292 <pre caption="Enabling PCMCIA support">
293 Bus options (PCI etc.) ---&gt;
294 PCCARD (PCMCIA/CardBus) support ---&gt;
295 &lt;*&gt; PCCard (PCMCIA/CardBus) support
296 <comment>(select 16 bit if you need support for older PCMCIA cards. Most people want this.)</comment>
297 &lt;*&gt; 16-bit PCMCIA support
298 [*] 32-bit CardBus support
299 <comment>(select the relevant bridges below)</comment>
300 *** PC-card bridges ***
301 &lt;*&gt; CardBus yenta-compatible bridge support (NEW)
302 &lt;*&gt; Cirrus PD6729 compatible bridge support (NEW)
303 &lt;*&gt; i82092 compatible bridge support (NEW)
304 </pre>
305
306 <p>
307 When you've finished configuring the kernel, continue with <uri
308 link="#compiling">Compiling and Installing</uri>.
309 </p>
310
311 </body>
312 </subsection>
313 <subsection id="compiling">
314 <title>Compiling and Installing</title>
315 <body>
316
317 <p>
318 Now that your kernel is configured, it is time to compile and install it. Exit
319 the configuration and start the compilation process:
320 </p>
321
322 <pre caption="Compiling the kernel">
323 # <i>make &amp;&amp; make modules_install</i>
324 </pre>
325
326 <p>
327 When the kernel has finished compiling, copy the kernel image to
328 <path>/boot</path>. This is handled by the <c>make install</c> command:
329 </p>
330
331 <pre caption="Installing the kernel">
332 # <i>make install</i>
333 </pre>
334
335 <p>
336 This will copy the kernel image into <path>/boot</path> together with the
337 <path>System.map</path> file and the kernel configuration file.
338 </p>
339
340 </body>
341 </subsection>
342 <subsection>
343 <include href="hb-install-initramfs.xml"/>
344 </subsection>
345
346 </section>
347 <section id="genkernel">
348 <title>Alternative: Using genkernel</title>
349 <body>
350
351 <p>
352 If you are reading this section, you have chosen to use our <c>genkernel</c>
353 script to configure your kernel for you.
354 </p>
355
356 <p>
357 Now that your kernel source tree is installed, it's now time to compile your
358 kernel by using our <c>genkernel</c> script to automatically build a kernel for
359 you. <c>genkernel</c> works by configuring a kernel nearly identically to the
360 way our Installation CD kernel is configured. This means that when you use
361 <c>genkernel</c> to build your kernel, your system will generally detect all
362 your hardware at boot-time, just like our Installation CD does. Because
363 genkernel doesn't require any manual kernel configuration, it is an ideal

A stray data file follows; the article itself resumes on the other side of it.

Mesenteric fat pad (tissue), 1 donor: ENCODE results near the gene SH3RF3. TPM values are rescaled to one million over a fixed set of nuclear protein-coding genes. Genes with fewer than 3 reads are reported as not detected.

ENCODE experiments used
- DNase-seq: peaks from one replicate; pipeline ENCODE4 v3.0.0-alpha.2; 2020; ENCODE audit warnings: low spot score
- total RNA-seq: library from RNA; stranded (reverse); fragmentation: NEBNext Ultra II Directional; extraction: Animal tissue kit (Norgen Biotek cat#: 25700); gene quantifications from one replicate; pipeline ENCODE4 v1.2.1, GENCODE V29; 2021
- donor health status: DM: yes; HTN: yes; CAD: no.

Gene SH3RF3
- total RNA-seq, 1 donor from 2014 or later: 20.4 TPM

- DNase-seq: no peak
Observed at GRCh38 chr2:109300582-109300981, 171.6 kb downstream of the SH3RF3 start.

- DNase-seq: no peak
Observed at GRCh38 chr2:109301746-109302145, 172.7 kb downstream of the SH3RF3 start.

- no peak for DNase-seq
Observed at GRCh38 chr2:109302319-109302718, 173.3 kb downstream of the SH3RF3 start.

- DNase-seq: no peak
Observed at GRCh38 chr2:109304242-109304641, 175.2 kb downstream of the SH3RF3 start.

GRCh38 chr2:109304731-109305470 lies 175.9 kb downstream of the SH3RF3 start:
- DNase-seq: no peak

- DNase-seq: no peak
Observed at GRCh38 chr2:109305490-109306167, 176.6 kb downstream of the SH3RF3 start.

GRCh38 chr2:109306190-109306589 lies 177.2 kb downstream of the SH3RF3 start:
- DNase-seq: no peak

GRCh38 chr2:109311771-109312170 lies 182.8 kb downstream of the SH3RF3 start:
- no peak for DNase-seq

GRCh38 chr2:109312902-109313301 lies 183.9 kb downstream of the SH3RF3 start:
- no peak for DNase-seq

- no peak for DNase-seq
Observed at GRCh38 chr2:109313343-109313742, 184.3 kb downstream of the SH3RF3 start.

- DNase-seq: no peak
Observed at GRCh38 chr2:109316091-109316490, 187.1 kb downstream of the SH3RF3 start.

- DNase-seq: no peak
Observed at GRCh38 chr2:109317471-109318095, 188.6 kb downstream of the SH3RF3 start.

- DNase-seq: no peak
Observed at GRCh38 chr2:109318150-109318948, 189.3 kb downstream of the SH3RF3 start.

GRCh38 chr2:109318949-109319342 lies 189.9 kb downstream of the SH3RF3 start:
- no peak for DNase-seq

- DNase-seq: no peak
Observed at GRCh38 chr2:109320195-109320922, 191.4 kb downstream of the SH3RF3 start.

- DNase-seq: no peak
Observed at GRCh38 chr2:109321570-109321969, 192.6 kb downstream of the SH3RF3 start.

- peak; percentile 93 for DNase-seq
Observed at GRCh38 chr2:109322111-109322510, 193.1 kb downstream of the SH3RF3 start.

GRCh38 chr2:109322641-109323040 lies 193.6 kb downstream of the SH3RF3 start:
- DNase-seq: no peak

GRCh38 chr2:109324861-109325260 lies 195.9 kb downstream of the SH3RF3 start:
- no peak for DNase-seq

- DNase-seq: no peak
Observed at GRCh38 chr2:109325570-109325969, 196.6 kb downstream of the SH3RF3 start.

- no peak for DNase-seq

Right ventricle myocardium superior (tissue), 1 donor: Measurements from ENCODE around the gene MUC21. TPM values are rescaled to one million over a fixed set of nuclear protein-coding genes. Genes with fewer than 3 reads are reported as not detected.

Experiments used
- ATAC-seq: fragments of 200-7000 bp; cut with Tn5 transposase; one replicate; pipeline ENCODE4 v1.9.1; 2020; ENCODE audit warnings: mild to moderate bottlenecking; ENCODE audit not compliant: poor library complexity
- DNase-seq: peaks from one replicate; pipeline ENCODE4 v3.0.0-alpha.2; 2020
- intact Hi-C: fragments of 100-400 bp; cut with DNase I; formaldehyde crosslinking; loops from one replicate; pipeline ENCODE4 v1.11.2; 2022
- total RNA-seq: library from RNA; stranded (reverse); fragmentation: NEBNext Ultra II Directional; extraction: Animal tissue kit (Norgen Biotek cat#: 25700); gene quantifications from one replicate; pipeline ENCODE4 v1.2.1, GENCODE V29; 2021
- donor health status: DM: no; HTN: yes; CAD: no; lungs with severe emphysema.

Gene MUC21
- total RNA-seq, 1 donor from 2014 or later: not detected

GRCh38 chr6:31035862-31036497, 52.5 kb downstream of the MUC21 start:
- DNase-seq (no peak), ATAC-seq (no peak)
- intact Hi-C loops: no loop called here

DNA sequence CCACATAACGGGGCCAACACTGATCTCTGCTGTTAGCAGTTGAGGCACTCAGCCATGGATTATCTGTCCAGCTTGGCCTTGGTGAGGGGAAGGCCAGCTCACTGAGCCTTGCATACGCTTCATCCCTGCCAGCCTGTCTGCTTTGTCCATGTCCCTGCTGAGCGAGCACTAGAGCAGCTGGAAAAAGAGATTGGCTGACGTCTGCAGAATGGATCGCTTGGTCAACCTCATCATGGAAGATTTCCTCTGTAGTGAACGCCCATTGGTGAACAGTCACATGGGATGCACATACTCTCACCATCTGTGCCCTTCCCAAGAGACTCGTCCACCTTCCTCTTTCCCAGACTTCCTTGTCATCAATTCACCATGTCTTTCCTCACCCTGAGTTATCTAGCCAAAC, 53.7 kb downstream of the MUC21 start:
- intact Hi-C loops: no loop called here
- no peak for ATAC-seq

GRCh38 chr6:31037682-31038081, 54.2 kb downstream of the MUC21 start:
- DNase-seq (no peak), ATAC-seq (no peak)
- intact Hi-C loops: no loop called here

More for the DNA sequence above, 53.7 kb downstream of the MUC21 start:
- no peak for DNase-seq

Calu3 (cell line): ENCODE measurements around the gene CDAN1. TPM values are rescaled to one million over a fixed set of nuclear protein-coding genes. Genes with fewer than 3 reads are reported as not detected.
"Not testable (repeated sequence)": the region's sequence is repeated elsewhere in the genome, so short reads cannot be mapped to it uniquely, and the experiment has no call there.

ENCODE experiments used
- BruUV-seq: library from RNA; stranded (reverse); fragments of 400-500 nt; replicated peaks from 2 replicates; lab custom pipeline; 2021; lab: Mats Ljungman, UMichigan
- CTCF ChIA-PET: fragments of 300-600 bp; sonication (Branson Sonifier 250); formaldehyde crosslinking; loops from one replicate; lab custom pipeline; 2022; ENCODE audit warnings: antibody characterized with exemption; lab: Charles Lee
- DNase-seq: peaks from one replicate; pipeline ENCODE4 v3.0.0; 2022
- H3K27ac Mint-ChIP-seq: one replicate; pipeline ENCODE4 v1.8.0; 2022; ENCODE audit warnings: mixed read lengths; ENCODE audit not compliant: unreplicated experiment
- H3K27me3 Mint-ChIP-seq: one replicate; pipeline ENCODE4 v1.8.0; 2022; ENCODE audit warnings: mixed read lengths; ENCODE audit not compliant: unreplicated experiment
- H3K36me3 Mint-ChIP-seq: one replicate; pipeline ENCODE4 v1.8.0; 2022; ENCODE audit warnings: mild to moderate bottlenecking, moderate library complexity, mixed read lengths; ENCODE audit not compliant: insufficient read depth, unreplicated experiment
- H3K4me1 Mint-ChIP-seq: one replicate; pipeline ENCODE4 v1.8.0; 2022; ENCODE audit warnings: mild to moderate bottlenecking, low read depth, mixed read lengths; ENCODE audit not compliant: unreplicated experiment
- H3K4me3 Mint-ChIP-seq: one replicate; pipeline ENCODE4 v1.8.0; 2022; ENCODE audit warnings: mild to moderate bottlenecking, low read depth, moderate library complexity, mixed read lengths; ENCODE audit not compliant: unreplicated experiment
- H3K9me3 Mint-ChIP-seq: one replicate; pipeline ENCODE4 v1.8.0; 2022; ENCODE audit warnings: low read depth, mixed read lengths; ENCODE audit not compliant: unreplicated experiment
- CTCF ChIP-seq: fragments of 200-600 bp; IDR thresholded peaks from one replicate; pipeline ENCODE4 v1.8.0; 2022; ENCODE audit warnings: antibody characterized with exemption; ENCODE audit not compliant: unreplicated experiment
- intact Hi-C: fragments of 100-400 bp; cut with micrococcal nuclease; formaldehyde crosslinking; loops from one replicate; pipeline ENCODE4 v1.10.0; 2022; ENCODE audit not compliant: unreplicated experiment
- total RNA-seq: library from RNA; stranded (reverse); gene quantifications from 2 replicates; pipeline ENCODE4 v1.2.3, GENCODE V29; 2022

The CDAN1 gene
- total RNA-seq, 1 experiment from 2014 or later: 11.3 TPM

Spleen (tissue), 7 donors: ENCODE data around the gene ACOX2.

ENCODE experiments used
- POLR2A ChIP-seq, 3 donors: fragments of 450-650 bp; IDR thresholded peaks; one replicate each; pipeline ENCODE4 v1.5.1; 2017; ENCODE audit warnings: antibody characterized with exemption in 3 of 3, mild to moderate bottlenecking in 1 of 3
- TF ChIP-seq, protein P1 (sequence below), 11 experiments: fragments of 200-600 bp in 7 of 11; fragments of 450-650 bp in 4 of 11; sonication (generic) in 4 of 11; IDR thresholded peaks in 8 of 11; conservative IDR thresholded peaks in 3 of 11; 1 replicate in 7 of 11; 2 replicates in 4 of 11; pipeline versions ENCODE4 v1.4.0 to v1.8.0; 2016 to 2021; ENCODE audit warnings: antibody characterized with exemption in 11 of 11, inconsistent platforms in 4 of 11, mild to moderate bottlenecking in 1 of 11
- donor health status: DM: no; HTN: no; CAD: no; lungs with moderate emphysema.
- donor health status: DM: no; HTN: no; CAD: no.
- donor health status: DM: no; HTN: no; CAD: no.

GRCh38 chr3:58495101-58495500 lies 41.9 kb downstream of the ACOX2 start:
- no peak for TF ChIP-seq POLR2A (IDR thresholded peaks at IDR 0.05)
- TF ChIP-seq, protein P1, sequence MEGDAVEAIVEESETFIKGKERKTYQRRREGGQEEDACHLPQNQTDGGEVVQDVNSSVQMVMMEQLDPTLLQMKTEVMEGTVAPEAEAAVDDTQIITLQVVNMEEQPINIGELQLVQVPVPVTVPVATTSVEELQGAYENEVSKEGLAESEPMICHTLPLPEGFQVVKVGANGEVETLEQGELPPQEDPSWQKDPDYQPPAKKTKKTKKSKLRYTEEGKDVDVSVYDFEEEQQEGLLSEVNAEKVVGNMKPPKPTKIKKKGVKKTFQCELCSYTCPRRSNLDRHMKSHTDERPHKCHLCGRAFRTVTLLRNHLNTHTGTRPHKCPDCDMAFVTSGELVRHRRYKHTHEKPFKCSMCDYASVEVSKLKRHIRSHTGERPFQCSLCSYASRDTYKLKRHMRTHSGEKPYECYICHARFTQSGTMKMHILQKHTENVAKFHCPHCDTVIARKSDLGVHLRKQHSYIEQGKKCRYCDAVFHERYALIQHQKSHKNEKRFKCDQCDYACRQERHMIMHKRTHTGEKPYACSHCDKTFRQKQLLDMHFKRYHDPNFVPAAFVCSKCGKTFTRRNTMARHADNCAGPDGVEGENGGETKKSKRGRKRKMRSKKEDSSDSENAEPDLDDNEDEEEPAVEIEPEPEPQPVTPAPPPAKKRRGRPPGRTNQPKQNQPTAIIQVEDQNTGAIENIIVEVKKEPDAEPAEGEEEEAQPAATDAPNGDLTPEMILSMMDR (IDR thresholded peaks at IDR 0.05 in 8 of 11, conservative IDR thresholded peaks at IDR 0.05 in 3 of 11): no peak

364 solution for those users who may not be comfortable compiling their own kernels.
365 </p>
366
367 <p>
368 Now, let's see how to use genkernel. First, emerge the genkernel ebuild:
369 </p>
370
371 <pre caption="Emerging genkernel">
372 # <i>emerge genkernel</i>
373 </pre>
374
375 <p>
376 Next, edit the <path>/etc/fstab</path> file so that the line containing
377 <path>/boot</path> as second field has the first field pointing to the right
378 device. If the partitioning example from the handbook is followed, then this
379 device is most likely <path><keyval id="/boot"/></path> with the ext2 file
380 system. This would make the entry in the file look like so:
381 </p>
382
383 <pre caption="Editing /etc/fstab for the /boot entry">
384 # <i>nano -w /etc/fstab</i>
385 ...
386 <keyval id="/boot"/> /boot ext2 defaults 0 2
387 </pre>
388
389 <p>
390 The remainder of the <path>/etc/fstab</path> will be updated in the next section,
391 but as <c>genkernel</c> reads this information we need to update the
392 <path>/boot</path> line up front.
393 </p>
394
395 <p>
396 Now, compile your kernel sources by running <c>genkernel all</c>. Be aware
397 though, as <c>genkernel</c> compiles a kernel that supports almost all
398 hardware, this compilation will take quite a while to finish!
399 </p>
400
401 <p>
402 Note that, if your boot partition doesn't use ext2 or ext3 as filesystem you
403 might need to manually configure your kernel using <c>genkernel --menuconfig
404 all</c> and add support for your filesystem <e>in</e> the kernel (i.e.
405 <e>not</e> as a module). Users of LVM2 will probably want to add <c>--lvm</c>
406 as an argument as well.
407 </p>
408
409 <pre caption="Running genkernel">
410 # <i>genkernel all</i>
411 </pre>
412
413 <p>
414 Once <c>genkernel</c> completes, a kernel, full set of modules and
415 <e>initial ram disk</e> (initramfs) will be created. We will use the kernel
416 and initrd when configuring a boot loader later in this document. Write
417 down the names of the kernel and initrd as you will need it when writing
418 the bootloader configuration file. The initrd will be started immediately after
419 booting to perform hardware autodetection (just like on the Installation CD)
420 before your "real" system starts up.
421 </p>
422
423 <pre caption="Checking the created kernel image name and initrd">
424 # <i>ls /boot/kernel* /boot/initramfs*</i>
425 </pre>
426
427 </body>
428 </section>
429 <section id="kernel_modules">
430 <title>Kernel Modules</title>
431
432 <subsection>
433 <include href="hb-install-kernelmodules.xml"/>
434 </subsection>
435
436 </section>
437 </sections>